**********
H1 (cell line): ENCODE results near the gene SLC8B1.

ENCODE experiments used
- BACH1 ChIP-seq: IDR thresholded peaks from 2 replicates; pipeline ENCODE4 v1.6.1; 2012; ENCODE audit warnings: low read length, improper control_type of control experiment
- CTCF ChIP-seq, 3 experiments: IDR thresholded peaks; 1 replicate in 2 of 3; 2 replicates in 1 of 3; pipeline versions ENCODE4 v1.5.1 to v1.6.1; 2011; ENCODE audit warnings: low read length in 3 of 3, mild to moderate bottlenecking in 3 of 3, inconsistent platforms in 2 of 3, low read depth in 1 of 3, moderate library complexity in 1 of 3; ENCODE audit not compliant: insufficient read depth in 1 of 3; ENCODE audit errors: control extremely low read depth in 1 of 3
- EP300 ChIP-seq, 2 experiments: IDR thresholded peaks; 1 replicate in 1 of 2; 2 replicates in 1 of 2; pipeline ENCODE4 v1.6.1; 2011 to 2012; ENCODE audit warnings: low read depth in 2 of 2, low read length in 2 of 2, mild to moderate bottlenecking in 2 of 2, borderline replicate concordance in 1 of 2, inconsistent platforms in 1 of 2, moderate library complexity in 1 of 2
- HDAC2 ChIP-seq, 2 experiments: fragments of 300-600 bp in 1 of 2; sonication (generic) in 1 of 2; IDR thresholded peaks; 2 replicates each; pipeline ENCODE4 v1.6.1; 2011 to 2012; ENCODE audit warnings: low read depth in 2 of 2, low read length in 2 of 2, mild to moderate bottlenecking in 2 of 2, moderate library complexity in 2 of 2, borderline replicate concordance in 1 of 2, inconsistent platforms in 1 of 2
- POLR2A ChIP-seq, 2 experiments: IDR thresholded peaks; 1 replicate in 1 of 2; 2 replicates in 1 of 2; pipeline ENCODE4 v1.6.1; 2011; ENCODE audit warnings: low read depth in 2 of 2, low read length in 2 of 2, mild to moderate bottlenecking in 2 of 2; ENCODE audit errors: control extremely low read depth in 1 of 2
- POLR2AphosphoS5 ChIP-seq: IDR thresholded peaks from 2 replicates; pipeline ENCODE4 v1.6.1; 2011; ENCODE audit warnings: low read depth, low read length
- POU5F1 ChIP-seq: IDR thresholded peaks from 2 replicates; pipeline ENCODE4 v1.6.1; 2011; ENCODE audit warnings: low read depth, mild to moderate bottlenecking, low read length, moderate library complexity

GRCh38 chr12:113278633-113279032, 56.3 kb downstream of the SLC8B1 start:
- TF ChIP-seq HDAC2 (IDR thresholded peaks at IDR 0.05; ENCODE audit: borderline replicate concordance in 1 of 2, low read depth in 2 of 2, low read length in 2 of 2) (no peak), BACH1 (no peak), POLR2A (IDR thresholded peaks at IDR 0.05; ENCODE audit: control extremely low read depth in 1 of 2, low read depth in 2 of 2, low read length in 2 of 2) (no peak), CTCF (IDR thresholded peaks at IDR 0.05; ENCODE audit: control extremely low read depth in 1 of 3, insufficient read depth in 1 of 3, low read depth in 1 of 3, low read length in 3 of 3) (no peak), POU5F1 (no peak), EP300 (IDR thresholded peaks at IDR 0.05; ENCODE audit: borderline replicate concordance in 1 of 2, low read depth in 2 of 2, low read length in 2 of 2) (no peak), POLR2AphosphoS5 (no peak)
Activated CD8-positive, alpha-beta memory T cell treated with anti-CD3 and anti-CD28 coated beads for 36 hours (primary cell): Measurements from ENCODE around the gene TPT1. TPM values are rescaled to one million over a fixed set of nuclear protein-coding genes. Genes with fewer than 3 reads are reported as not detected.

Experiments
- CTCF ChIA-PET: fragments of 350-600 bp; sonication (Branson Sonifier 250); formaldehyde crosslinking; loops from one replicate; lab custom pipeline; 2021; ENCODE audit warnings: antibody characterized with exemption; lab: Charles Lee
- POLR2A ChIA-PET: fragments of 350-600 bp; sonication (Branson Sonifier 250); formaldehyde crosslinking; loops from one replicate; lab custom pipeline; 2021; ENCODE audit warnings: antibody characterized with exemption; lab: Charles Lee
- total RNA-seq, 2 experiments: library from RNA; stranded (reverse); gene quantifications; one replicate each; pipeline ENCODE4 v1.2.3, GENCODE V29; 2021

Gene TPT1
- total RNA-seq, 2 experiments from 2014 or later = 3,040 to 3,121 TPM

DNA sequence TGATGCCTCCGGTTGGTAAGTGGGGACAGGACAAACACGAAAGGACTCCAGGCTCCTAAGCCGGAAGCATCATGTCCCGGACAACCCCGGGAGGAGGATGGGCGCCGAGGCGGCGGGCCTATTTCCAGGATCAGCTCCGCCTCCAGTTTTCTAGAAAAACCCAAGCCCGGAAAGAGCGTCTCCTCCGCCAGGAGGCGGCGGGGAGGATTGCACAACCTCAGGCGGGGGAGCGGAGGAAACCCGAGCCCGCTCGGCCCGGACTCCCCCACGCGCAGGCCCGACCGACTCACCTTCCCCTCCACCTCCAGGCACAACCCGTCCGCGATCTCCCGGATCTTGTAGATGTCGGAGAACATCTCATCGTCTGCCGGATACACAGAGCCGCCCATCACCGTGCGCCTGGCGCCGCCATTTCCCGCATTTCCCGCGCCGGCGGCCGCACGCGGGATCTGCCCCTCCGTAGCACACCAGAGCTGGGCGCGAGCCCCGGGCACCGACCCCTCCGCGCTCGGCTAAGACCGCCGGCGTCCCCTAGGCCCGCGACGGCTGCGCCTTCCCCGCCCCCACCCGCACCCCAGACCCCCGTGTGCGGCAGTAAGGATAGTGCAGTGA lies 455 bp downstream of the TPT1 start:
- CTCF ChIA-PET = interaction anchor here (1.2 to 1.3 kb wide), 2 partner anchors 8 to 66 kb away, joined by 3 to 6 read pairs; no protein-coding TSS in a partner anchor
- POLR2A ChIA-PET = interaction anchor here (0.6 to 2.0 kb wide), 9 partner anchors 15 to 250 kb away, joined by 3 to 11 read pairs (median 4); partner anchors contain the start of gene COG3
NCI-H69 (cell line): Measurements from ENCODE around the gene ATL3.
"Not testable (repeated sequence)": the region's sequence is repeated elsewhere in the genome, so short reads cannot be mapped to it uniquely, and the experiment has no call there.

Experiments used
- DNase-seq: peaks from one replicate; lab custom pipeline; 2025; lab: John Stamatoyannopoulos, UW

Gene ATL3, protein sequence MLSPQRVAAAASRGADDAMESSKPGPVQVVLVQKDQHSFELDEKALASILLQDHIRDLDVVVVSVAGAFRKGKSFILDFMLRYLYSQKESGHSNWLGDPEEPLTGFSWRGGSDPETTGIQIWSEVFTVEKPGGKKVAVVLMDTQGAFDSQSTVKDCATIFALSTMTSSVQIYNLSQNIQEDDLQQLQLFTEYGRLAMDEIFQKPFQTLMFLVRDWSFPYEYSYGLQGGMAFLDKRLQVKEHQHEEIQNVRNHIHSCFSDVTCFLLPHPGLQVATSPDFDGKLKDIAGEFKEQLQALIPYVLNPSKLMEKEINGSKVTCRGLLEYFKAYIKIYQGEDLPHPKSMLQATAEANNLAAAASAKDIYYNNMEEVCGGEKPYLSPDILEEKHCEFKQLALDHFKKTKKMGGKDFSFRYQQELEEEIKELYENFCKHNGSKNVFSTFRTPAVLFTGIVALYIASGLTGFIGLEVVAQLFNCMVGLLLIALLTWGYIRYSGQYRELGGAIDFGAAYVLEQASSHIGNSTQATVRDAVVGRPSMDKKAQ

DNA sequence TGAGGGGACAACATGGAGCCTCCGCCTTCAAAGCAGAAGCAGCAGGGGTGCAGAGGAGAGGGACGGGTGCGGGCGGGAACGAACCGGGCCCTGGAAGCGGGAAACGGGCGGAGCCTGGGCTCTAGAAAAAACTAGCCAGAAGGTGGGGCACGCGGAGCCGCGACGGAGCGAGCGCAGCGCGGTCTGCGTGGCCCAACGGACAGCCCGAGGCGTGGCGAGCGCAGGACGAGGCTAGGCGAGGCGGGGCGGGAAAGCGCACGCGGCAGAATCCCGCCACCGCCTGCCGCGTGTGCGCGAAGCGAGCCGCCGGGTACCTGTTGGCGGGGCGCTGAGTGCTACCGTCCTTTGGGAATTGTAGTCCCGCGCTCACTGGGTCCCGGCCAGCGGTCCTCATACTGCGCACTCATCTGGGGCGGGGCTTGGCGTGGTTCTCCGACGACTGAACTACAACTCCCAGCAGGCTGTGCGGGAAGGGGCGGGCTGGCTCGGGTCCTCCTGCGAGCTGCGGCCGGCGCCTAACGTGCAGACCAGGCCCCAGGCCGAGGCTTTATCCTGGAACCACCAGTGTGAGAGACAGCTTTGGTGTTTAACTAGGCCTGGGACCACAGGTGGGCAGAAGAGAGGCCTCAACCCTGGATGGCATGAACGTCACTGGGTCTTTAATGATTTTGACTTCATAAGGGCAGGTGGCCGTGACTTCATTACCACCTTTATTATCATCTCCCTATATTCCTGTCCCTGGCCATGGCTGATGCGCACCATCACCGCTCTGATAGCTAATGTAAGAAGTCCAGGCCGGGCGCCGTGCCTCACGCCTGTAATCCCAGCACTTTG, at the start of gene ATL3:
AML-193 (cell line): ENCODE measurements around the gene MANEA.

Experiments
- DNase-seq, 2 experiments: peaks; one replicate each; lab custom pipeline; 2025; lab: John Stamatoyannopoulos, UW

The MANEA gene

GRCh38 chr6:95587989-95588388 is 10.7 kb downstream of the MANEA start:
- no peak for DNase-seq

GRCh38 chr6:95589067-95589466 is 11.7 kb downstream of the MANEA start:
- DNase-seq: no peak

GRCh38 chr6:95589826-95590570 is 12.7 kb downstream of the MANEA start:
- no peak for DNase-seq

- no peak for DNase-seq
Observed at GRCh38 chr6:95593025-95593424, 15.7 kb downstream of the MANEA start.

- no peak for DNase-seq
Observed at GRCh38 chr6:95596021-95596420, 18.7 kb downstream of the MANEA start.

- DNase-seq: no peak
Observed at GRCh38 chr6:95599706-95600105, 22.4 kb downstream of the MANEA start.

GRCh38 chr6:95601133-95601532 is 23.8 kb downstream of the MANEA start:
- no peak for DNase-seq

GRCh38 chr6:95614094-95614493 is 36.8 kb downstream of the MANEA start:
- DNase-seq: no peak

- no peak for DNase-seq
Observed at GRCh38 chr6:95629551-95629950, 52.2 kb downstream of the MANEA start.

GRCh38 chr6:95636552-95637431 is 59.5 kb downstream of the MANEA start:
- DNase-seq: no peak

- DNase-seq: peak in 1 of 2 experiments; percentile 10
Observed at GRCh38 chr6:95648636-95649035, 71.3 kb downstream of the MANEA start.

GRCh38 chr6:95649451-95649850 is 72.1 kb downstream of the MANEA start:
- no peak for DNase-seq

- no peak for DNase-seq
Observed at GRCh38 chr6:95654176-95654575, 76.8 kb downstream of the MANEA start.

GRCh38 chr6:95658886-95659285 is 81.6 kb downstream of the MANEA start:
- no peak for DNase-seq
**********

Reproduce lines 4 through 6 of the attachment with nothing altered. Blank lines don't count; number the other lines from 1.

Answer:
- CTCF ChIP-seq, 3 experiments: IDR thresholded peaks; 1 replicate in 2 of 3; 2 replicates in 1 of 3; pipeline versions ENCODE4 v1.5.1 to v1.6.1; 2011; ENCODE audit warnings: low read length in 3 of 3, mild to moderate bottlenecking in 3 of 3, inconsistent platforms in 2 of 3, low read depth in 1 of 3, moderate library complexity in 1 of 3; ENCODE audit not compliant: insufficient read depth in 1 of 3; ENCODE audit errors: control extremely low read depth in 1 of 3
- EP300 ChIP-seq, 2 experiments: IDR thresholded peaks; 1 replicate in 1 of 2; 2 replicates in 1 of 2; pipeline ENCODE4 v1.6.1; 2011 to 2012; ENCODE audit warnings: low read depth in 2 of 2, low read length in 2 of 2, mild to moderate bottlenecking in 2 of 2, borderline replicate concordance in 1 of 2, inconsistent platforms in 1 of 2, moderate library complexity in 1 of 2
- HDAC2 ChIP-seq, 2 experiments: fragments of 300-600 bp in 1 of 2; sonication (generic) in 1 of 2; IDR thresholded peaks; 2 replicates each; pipeline ENCODE4 v1.6.1; 2011 to 2012; ENCODE audit warnings: low read depth in 2 of 2, low read length in 2 of 2, mild to moderate bottlenecking in 2 of 2, moderate library complexity in 2 of 2, borderline replicate concordance in 1 of 2, inconsistent platforms in 1 of 2